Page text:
Former renter in Greenwich Village, waiting out the turnaround in Manhattan's midtown. Working on a blog-to-book project about my NYC/NJ ancestors. Everyday I'm amazed by what I find with Ancestry and in old newspapers.

June 19, 2020

Walking in their footsteps: my relatives from Brooklyn, known and unknown

Bond trader Frank Carter on Wall Street in the 1940s
He didn't like to talk about his childhood in Brooklyn. As the first in the family to work on Wall Street in the corporate world, clients and peers in his day made assumptions about you by your ethnic background. He was proud of being from Brooklyn. Flatbush was nice then, but his father, a bookbinder, deserted his mother and him by the time he was 13 and my grandfather had to go to work, first part-time as a bellhop in a hotel, then full time after his first year of high school. A serious person and a reader like his mother, he wanted a better life. But at 16, at the start of WWI, a wave of patriotism was sweeping the city. He tried to sign up for the draft by lying about his age but was sent home when his mother showed up. He was the breadwinner in the family. He couldn't go. Back at work, he befriended the Wall Street businessmen who passed through the hotel, found a mentor, and eventually became a bond trader with his own firm at 111 Broadway. Unlike his father, who divorced and remarried twice more, he was a a rock. After familial setbacks, and seeing what could be lost in stock market crashes and wars, . . .
. . . he took steps to avoid disaster. During WWII, as a husband and father, he sold their house in Westfield, NJ, giving up an active social life for draft deferment, and moved his family to a farm. In Pittstown they could grow their own food, if it came to that.

At his farmhouse in Pittstown

On winter break when I was 14, I flew to Arizona to spend a week with my grandparents at their Del Webb retirement community in Sun City. They had left family and friends on the East Coast, a modern stone house which they had built to entertain my grandmother's friends in community theater, for a temperate climate and year-round golfing, swimming, and gardening; more importantly, they had doctors with expertise in geriatrics. New Jersey winters in a remote country house, cut off by snow and icy roads, and small town doctors with no training in cardiology and other threats to the elderly--goodbye to all that.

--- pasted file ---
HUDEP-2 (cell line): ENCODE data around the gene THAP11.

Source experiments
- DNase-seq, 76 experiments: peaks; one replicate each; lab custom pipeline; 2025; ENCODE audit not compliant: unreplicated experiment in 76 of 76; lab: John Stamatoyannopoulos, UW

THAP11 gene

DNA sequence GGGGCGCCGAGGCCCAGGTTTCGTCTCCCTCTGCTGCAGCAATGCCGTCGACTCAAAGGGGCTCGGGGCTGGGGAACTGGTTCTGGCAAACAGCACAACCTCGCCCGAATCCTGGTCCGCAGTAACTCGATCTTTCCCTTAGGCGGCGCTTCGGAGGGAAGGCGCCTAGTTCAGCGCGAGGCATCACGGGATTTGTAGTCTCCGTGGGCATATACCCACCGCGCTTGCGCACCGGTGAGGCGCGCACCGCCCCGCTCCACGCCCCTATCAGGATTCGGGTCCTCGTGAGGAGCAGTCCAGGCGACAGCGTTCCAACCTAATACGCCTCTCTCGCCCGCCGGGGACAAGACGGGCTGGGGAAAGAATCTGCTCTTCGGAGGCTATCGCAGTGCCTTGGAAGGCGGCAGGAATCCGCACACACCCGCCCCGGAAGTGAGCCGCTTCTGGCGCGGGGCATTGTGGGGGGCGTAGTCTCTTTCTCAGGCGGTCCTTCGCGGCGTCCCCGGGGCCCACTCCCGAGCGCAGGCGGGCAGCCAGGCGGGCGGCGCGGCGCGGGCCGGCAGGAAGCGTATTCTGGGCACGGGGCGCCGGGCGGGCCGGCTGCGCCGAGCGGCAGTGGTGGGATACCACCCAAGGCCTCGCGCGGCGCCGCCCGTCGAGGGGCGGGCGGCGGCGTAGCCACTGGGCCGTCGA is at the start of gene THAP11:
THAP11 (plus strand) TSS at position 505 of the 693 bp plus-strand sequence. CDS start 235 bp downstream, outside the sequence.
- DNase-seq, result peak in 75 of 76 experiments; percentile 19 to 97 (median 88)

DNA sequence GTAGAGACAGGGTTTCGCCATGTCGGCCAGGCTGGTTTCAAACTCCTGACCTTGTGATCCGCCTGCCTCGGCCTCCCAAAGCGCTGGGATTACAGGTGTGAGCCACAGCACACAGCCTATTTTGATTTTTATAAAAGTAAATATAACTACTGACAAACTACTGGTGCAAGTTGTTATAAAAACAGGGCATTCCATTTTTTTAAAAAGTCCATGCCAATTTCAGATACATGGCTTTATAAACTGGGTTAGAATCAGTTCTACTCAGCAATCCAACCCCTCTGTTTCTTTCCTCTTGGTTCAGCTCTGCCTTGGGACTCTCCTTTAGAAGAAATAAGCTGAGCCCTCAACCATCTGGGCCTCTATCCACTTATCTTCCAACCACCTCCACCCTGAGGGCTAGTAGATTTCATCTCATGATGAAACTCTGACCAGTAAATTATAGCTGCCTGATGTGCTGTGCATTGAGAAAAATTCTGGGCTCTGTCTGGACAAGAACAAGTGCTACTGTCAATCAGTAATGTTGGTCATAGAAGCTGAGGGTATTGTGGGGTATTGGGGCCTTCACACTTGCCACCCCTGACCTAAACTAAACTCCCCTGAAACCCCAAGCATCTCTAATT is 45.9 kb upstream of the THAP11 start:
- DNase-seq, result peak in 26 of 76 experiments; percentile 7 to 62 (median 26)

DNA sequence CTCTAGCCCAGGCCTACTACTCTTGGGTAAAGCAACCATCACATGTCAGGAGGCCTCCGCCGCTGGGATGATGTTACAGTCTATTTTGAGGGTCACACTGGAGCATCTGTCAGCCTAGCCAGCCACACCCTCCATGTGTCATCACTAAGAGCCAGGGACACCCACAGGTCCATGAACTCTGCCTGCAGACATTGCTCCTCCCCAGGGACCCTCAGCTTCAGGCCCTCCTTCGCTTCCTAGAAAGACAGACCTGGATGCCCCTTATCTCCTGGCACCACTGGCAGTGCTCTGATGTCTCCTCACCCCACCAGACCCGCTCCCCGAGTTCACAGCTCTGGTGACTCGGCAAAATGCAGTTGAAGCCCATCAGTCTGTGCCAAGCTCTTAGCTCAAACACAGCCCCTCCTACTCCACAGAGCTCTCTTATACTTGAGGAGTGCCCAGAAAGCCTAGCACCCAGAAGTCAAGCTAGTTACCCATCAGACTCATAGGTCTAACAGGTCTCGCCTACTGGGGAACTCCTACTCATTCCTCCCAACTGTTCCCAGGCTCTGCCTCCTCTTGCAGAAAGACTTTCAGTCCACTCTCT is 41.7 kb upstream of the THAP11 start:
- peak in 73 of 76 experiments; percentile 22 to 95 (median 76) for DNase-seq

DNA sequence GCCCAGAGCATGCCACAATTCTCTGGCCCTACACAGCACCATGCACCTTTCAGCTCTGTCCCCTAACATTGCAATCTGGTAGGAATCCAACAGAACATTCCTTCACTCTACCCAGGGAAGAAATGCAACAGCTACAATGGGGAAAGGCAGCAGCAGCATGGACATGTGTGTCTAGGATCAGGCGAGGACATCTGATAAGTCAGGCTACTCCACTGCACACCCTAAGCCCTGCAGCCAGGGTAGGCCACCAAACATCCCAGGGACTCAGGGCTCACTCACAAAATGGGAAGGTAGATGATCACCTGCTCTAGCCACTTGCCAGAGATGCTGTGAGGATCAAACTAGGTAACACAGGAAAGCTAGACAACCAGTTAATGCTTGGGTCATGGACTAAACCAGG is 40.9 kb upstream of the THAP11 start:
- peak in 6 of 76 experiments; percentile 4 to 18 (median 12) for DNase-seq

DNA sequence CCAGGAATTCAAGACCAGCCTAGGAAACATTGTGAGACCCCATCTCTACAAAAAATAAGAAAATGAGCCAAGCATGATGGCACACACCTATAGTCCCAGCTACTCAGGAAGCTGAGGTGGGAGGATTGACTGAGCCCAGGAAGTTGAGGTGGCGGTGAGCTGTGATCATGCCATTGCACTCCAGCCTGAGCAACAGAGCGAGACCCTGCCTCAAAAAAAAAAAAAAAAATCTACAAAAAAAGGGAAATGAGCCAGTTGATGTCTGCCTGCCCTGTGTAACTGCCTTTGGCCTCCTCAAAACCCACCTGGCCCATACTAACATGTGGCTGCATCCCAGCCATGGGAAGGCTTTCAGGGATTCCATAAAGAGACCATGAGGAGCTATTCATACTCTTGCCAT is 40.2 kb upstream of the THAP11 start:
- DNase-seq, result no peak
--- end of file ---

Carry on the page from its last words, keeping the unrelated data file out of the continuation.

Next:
While he adored me when I was little, taking me to parades and introducing me to books with a gift of Child Craft encyclopedias and illustrated hardcovers of children's classics, which I didn't appreciate until I was an adult--I saw the harsh critic in him on this trip. He had become a faultfinder. My parents had said this about him, but I hadn't seen it until now. 

Most days felt like a celebration. I was the "it girl." We saw a Broadway show, had dinners out, went shopping, sightseeing in the desert--it was over the top. But one night at dinner in a country club, he said something that brought me to tears. My grandmother and I had to go to the ladies' room to calm ourselves. I don't remember what he said that upset me so. Every other moment of the trip was wonderful. But he could be critical of everyone, especially liars and cheats and bums in politics and public life. When we were listening to records one night, he wouldn't let me play Sinatra: Sinatra was mafia. My grandmother and I laughed. He was being too serious. My grandfather loved Italians. My grandmother was from an Italian family in his Brooklyn neighborhood. How could he not like Sinatra records? So we listened to Sergio Franchi. No Sinatra. Because of the mafia. At the time, I didn't understand his feelings but now I do.  He was remembering life in New York in his day.